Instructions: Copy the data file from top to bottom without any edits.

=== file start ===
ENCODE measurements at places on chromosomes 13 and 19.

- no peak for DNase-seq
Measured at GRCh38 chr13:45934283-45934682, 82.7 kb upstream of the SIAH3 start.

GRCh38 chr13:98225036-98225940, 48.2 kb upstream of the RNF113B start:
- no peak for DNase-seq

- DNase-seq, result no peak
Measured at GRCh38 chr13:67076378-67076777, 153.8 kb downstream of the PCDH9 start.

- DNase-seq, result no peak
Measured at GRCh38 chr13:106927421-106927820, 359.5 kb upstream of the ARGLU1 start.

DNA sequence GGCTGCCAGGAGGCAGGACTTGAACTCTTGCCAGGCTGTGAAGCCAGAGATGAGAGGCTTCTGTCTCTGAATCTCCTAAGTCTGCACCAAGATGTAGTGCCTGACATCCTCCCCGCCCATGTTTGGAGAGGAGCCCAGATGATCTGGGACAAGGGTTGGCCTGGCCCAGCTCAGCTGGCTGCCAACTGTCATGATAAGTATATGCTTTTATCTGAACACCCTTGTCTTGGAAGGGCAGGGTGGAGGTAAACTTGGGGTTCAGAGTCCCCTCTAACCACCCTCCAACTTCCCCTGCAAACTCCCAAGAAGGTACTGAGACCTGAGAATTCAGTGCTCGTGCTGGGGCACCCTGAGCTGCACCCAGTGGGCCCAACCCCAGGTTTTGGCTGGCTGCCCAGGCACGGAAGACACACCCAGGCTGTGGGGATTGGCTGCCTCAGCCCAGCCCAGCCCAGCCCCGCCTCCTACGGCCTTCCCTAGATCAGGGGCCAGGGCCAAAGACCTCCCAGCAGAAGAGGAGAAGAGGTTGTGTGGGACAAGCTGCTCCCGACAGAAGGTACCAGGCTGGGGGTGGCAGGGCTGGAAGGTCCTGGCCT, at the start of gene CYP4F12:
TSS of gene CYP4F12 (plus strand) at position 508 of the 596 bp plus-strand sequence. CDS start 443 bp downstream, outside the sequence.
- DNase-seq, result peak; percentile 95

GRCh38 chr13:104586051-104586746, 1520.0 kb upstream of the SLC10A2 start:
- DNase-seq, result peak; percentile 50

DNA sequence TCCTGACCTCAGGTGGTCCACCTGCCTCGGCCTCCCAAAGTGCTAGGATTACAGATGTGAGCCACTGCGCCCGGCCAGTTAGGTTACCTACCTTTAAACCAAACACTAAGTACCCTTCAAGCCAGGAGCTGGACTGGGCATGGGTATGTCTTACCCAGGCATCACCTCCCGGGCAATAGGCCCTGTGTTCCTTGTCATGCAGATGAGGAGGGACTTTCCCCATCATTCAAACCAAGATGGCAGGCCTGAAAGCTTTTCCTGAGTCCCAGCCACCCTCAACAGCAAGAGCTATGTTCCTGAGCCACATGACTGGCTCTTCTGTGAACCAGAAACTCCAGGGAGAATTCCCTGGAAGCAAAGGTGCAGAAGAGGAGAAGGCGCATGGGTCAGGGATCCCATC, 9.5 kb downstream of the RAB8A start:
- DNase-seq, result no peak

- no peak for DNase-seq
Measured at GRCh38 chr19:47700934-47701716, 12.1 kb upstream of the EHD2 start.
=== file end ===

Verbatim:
ENCODE measurements at places on chromosomes 13 and 19.

- no peak for DNase-seq
Measured at GRCh38 chr13:45934283-45934682, 82.7 kb upstream of the SIAH3 start.

GRCh38 chr13:98225036-98225940, 48.2 kb upstream of the RNF113B start:
- no peak for DNase-seq

- DNase-seq, result no peak
Measured at GRCh38 chr13:67076378-67076777, 153.8 kb downstream of the PCDH9 start.

- DNase-seq, result no peak
Measured at GRCh38 chr13:106927421-106927820, 359.5 kb upstream of the ARGLU1 start.

DNA sequence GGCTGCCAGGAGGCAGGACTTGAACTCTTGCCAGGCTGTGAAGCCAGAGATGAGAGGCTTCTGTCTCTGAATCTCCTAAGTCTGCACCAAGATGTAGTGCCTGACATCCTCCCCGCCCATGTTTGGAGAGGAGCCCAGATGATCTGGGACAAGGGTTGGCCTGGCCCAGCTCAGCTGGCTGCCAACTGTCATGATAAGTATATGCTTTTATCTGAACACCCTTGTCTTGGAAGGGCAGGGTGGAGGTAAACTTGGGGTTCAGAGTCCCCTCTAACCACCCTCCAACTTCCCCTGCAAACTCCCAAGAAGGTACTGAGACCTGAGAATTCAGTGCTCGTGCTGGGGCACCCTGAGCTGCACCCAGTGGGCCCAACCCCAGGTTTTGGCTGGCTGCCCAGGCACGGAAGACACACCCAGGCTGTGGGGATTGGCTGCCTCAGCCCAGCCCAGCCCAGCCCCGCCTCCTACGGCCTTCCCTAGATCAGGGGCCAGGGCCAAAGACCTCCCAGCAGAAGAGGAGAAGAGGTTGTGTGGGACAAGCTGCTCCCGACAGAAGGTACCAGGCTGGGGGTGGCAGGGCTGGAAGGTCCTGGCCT, at the start of gene CYP4F12:
TSS of gene CYP4F12 (plus strand) at position 508 of the 596 bp plus-strand sequence. CDS start 443 bp downstream, outside the sequence.
- DNase-seq, result peak; percentile 95

GRCh38 chr13:104586051-104586746, 1520.0 kb upstream of the SLC10A2 start:
- DNase-seq, result peak; percentile 50

DNA sequence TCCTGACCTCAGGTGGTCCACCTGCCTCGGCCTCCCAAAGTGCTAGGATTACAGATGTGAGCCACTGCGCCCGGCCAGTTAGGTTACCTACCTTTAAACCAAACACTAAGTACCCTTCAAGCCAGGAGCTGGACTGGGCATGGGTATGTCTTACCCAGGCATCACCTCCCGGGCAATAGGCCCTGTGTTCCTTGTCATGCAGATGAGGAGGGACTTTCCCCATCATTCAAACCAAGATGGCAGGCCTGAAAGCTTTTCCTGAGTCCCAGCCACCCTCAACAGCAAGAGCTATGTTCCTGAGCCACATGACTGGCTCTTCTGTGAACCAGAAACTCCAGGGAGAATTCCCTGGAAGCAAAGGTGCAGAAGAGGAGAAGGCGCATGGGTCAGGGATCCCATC, 9.5 kb downstream of the RAB8A start:
- DNase-seq, result no peak

- no peak for DNase-seq
Measured at GRCh38 chr19:47700934-47701716, 12.1 kb upstream of the EHD2 start.